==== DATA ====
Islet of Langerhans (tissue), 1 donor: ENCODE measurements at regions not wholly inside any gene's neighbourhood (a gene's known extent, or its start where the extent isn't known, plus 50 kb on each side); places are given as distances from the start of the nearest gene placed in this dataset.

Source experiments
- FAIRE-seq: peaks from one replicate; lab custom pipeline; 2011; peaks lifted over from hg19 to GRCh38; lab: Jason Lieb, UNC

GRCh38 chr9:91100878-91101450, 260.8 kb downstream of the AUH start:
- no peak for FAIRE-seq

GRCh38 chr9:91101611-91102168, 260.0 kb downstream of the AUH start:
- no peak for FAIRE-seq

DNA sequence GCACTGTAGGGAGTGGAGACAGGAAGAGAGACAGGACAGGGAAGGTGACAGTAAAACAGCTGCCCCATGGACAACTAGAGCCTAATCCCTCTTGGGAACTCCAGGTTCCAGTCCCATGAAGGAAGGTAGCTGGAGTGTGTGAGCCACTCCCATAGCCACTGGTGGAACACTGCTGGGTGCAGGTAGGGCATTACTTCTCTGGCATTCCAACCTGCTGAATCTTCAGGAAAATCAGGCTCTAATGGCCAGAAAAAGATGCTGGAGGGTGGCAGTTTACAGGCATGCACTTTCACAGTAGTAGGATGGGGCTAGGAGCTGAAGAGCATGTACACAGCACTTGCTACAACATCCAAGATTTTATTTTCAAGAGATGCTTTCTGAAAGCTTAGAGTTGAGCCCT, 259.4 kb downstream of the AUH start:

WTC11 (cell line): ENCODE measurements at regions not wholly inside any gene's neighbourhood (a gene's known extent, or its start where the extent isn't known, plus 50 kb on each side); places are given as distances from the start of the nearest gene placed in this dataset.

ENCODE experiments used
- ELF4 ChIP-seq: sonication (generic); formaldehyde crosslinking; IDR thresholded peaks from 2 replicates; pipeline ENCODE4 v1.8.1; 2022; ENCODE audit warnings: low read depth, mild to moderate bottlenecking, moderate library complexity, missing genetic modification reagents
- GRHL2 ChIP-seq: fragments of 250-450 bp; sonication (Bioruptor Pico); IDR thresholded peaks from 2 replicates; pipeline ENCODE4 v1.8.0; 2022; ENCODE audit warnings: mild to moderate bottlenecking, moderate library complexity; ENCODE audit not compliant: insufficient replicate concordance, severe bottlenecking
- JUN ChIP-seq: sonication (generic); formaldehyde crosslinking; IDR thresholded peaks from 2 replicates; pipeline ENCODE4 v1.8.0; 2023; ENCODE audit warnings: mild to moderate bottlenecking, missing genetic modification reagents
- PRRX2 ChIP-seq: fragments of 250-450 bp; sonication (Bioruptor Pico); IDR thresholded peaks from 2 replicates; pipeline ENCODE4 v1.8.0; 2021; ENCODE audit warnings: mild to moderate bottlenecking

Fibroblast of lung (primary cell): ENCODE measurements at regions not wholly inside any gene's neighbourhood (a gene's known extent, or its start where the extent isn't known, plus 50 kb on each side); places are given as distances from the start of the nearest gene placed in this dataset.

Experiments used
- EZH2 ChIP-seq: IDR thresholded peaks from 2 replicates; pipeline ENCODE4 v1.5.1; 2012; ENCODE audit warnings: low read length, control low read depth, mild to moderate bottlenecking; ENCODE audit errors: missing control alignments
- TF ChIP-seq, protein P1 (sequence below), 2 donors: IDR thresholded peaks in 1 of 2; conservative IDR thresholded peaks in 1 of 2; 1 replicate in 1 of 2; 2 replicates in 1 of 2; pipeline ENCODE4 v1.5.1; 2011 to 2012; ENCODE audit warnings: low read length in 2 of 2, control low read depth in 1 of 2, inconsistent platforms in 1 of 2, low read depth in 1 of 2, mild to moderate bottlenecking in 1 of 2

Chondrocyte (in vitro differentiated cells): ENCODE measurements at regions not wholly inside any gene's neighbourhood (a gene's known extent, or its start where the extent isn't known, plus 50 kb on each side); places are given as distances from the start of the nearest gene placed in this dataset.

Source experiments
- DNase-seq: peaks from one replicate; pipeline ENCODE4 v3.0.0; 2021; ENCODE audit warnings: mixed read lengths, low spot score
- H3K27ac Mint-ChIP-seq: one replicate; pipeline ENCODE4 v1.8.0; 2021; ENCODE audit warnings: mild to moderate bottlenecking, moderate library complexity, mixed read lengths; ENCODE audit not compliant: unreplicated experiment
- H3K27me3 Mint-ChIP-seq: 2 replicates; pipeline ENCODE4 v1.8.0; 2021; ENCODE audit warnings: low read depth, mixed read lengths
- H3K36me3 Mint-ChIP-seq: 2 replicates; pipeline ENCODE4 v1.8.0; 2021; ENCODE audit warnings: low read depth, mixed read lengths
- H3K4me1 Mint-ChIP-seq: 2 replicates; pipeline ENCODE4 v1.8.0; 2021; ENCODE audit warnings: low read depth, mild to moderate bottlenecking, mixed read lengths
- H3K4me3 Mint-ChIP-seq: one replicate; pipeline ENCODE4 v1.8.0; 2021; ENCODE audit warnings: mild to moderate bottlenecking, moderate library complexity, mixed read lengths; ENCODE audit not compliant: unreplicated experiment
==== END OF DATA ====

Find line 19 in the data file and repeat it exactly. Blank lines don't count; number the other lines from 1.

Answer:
Chondrocyte (in vitro differentiated cells): ENCODE measurements at regions not wholly inside any gene's neighbourhood (a gene's known extent, or its start where the extent isn't known, plus 50 kb on each side); places are given as distances from the start of the nearest gene placed in this dataset.